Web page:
The game selection screen is bare-bones. There are no options or menus to dip into and learn more about the games. There are no graphics options to, for example, emulate CRT displays or sharpen pixels or smooth polygons. This is odd, as even back on the PlayStation 2's built-in PlayStation emulator you could do some of these tasks.
Battle Arena Toshinden Cool Boarders 2 Destruction Derby Final Fantasy VII Grand Theft Auto Intelligent Qube Jumping Flash! Metal Gear Solid Mr. Driller Oddworld: Abe's Oddysee Rayman Resident Evil Director's Cut Revelations: Persona Ridge Racer Type 4 Super Puzzle Fighter II Turbo Syphon Filter Tekken 3 Tom Clancy's Rainbow Six Twisted Metal Wild Arms
More so the PlayStation Classic feels a little thoughtless with its approach to emulation. It mixes NTSC and PAL games together, ensuring famerates differ (NTSC games generally run at 60hz while UK PAL games under 50hz). It results in some games looking blurry and even playing slower than on the original PlayStation – Tekken 3, for example, is distinctly muddy in its responses.
That aside, the games list is interesting. Sony has managed to pre-install 20 games that made PlayStation a success, managing to include some big-hitters alongside curiosities and games even overlooked at the time. Highlights remain those games simple enough to last or with the kind of game design that still stands today – Mr Driller, Final Fantasy VII, and Ridge Racer Type 4 remain playable.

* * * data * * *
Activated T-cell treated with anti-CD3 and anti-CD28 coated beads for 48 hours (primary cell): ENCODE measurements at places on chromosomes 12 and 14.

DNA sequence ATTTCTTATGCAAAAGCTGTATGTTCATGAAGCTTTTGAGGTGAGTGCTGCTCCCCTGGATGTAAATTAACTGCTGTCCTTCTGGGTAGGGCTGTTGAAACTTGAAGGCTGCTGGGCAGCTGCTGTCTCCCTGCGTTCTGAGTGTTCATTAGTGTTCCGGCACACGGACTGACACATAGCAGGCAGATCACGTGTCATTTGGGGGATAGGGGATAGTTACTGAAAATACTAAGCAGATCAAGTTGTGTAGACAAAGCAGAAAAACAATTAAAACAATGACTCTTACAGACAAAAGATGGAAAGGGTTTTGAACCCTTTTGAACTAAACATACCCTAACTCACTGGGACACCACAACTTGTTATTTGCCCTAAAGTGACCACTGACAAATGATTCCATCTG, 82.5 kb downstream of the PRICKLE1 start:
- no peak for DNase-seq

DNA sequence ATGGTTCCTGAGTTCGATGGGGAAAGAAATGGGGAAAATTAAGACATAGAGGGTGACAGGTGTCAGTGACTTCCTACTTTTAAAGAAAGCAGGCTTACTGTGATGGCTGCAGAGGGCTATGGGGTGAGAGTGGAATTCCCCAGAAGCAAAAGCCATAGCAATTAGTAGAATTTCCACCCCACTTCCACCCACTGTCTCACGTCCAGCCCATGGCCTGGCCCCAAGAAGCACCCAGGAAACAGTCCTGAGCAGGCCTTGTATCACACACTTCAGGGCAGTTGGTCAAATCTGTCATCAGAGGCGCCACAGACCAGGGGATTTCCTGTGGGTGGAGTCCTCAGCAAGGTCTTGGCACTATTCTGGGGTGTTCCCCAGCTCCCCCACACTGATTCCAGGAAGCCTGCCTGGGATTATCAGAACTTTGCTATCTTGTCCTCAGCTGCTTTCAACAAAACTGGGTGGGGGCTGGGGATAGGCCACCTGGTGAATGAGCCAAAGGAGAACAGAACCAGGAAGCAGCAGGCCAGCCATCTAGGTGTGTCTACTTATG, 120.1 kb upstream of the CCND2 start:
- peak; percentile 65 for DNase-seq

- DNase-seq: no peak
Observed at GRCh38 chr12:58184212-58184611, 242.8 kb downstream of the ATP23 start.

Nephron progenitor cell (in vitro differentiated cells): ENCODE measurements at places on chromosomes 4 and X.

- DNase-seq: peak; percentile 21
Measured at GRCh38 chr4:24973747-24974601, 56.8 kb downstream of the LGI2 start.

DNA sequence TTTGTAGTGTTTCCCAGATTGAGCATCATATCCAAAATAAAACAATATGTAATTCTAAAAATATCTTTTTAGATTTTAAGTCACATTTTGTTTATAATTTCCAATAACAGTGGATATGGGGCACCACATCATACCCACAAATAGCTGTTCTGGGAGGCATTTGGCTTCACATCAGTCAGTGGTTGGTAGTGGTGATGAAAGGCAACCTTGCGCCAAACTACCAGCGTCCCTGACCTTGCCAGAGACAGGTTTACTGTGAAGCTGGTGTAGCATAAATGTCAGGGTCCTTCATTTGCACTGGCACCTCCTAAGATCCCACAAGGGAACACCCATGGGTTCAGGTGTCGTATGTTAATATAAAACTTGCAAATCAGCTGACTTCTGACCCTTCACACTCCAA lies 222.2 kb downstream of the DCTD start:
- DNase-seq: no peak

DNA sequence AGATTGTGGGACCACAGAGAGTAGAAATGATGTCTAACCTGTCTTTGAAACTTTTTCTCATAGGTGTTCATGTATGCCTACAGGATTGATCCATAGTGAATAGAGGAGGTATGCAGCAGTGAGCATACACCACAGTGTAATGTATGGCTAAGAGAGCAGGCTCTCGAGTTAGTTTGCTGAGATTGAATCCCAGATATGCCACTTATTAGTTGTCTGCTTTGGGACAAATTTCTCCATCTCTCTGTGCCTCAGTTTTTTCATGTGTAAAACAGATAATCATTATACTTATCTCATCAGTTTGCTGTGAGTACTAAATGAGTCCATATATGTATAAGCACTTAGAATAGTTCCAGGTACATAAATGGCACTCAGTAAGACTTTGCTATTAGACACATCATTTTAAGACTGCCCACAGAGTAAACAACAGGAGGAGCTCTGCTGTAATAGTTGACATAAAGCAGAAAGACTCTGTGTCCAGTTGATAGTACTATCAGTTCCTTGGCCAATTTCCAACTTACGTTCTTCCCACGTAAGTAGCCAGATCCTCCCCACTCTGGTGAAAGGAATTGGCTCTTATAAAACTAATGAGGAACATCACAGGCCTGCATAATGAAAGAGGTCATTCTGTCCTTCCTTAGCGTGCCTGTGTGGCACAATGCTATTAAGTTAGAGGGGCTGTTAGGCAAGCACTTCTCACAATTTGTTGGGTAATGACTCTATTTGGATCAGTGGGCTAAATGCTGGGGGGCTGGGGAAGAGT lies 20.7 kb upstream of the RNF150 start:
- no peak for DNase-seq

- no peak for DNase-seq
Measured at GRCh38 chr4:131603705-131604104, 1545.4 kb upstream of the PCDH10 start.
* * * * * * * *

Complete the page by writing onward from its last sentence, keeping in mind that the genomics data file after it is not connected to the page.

There are some interesting additions, for example few people would have played Intelligent Qube (but should have), Wild Arms' 2D Zelda-like gameplays remains a draw, and Resident Evil Director's Cut is still fantastic. I'd caution getting too excited about Metal Gear Solid's inclusion, as without a DualShock and packaging you miss some of the meta-fun of Psycho Mantis.
Also, some classics that helped define PlayStation are noticeably absent, for example Crash Bandicoot, WipEout and Tomb Raider – how can Sony release a PlayStation Classic without Lara Croft? (Admittedly, she first appeared on Sega Saturn.)
PlayStation Classic review: the price
The PlayStation Classic retails for $99.99 / £89.99 but unlike some mini retro consoles this one hasn't soared in price, which means you can pick up one for less than the launch price. You can find deals on Amazon and other sites for around $10 / £10 less. Hunt around and you can likely find a PlayStation Classic for as little as $60 / £50.
This is largely due to the emulation and retro game communities snubbing the machine, and the limited games list. If, however, you have a passing interest in PlayStation's history or simply want to re-experience some classic games in an easy plug-and-play manner, it's a good buy at these prices. Remember, you also get two USB PlayStation Controllers that can be used elsewhere, on a PC or PS4, for example, out of the box.
PlayStation Classic review: should I buy one?
If you're a hardened emulation fan or a serious retro gamer then you will be unhappy with some of the decisions Sony has taken with the PlayStation Classic. The emulation could be better and the level of detail put into extra features and options is lacking.
With that said, the replica itself is excellent and makes clever use of PlayStation's original design to turn old features into new functional buttons. The PlayStation Controllers are excellent, and remind us all how much influence Sony's design has had on gaming.
The games list is good if lacking, too. Some are more playable today than others – I'd absolutely recommend everyone experiences Ridge Racer Type 4 – while others are more interesting than fun (Rayman, just no). If you grew up on PlayStation there really is no excuse not to find some love for the PlayStation Classic.